This encounter was not that dramatic. Just a bug on our step. But still. You couldn't tell that it wasn't just as thrilling, for all the time we spent examining the bug and naming the bug and talking about the bug and moving the bug to a safe, happy location. Good times. Nature rocks.*
*spiders don't count
Wednesday, October 07, 2009
Setback #2: this is an ongoing thing, and for those of you who know me personally, it is our current saga of doom around here. It has to do with our lease running out in May, and banks who are unwilling to give us the same kind of mortgage that they were dolling out in spades three years ago. It has to do with official letters that say so. To us, specifically. They look like this:
No. We will not give you money, even though you've been paying the lease and keeping up the property for five years, and have painted trees and flowers on your small child's bedroom walls. No. We don't think so. Take your family and your cats and move into a storage space. We don't care.
We had to switch from Arm & Hammer kitty litter to Tidy Cat. We have four cats. The stench control-just not as good. Now our house smells more like poop than it used to.
And then there is October. We got the first oil delivery of the season last week. $482. We have yet to actually turn on the heat. I seem to remember this feeling from middle school, when they wouldn't turn on the heat till November. I was totally incredulous about the state's willingness to abuse children in this way. Now, I am both incredulous and party to the inflicting of cold-hand syndrome and freezing feet attacks on others.
Wolf spiders invade our house in October. They come in under the doors and through the cracks under the walls and run across your feet. They also unexpectedly appear in the sink, skittering around the dirty dishes when you turn on the water or move anything. They look like this:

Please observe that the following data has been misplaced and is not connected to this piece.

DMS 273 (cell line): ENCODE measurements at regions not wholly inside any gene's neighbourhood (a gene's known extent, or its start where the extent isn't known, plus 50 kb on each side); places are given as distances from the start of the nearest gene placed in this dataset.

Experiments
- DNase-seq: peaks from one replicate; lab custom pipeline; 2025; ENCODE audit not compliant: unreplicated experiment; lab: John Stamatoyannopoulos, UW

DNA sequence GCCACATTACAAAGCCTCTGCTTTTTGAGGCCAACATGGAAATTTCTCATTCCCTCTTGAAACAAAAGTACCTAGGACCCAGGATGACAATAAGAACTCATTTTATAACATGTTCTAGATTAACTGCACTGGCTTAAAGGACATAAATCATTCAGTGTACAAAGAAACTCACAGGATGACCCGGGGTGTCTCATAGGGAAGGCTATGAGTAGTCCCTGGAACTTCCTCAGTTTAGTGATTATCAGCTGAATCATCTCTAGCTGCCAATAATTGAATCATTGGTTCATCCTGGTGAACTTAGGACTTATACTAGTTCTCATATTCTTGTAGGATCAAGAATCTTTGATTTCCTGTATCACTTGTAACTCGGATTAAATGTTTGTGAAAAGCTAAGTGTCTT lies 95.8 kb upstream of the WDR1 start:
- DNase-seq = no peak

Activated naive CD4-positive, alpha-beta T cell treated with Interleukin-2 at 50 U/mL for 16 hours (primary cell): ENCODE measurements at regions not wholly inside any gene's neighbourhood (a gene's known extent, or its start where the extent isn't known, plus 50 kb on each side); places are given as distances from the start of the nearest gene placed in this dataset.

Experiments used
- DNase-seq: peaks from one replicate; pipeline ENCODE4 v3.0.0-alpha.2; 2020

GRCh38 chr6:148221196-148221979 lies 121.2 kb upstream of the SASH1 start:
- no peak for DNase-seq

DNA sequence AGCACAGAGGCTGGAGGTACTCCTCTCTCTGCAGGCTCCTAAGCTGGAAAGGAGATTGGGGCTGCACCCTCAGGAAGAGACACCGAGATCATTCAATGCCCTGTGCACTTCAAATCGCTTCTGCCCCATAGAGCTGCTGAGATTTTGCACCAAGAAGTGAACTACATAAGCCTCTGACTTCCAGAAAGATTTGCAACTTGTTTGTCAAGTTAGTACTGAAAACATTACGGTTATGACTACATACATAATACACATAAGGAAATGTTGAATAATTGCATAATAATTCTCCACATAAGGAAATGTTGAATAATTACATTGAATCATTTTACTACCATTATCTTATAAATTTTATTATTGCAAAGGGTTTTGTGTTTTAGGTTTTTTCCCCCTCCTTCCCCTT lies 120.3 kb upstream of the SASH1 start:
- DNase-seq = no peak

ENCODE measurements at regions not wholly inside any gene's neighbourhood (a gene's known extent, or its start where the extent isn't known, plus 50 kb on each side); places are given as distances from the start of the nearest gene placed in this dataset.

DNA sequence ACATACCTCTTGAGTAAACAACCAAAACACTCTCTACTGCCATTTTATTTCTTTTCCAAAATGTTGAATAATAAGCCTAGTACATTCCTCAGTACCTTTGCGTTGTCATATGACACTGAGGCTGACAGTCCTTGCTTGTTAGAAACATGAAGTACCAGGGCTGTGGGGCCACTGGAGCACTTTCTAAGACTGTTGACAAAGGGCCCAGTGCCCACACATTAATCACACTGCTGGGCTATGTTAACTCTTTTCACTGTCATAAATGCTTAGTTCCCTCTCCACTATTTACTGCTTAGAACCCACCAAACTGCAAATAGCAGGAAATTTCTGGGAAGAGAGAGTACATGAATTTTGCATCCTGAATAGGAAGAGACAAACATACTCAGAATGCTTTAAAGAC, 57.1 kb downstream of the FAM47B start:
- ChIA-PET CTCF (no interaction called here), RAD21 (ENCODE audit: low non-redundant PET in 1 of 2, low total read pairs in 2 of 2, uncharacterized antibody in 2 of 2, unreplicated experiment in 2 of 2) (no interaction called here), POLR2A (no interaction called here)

Yes, I did put a dramatic spotlight on the spider from my sink. The invasion is Just. That. Disturbing. Why do I include October and wolf spiders in the list of "setbacks?" Because I take things personally. That's why.
I will lighten up around here soon, y'all. I promise.
Monday, October 05, 2009
None of these things will help you get a job. These are things that will help you feel more like a human for a little while. They may seem simple, but they are very important if you want to remember that there is more going in your life than you can see from your current point of view.*
If all of these things seem obvious and silly to you, you do not need to read this, because you do not currently live under a rock. You should go have a Starbucks or buy things on Etsy, or do other happy things. Others, please proceed.
1. Remove the bottle of wine/whiskey/tequila from your bedside table. It's just not healthy.
2. Take a weed whacker to your leg hair and put on a skirt. Alternatively, weed whack that scruff from your chin and put on a clean shirt. Whichever applies to your current situation (maybe both? maybe all?), it will make you feel like a person for a little while. (Seriously dude. You look like a Fraggle. Remember Fraggles?)
3. Respond to emails from friends that are more than two days old. It's not their fault no one will hire you...unless they voted for Bush at any time. In that case, instead of returning their emails, sign those people up for home-delivered "special offers" that you can find on the internet. They will appreciate your thinking of them.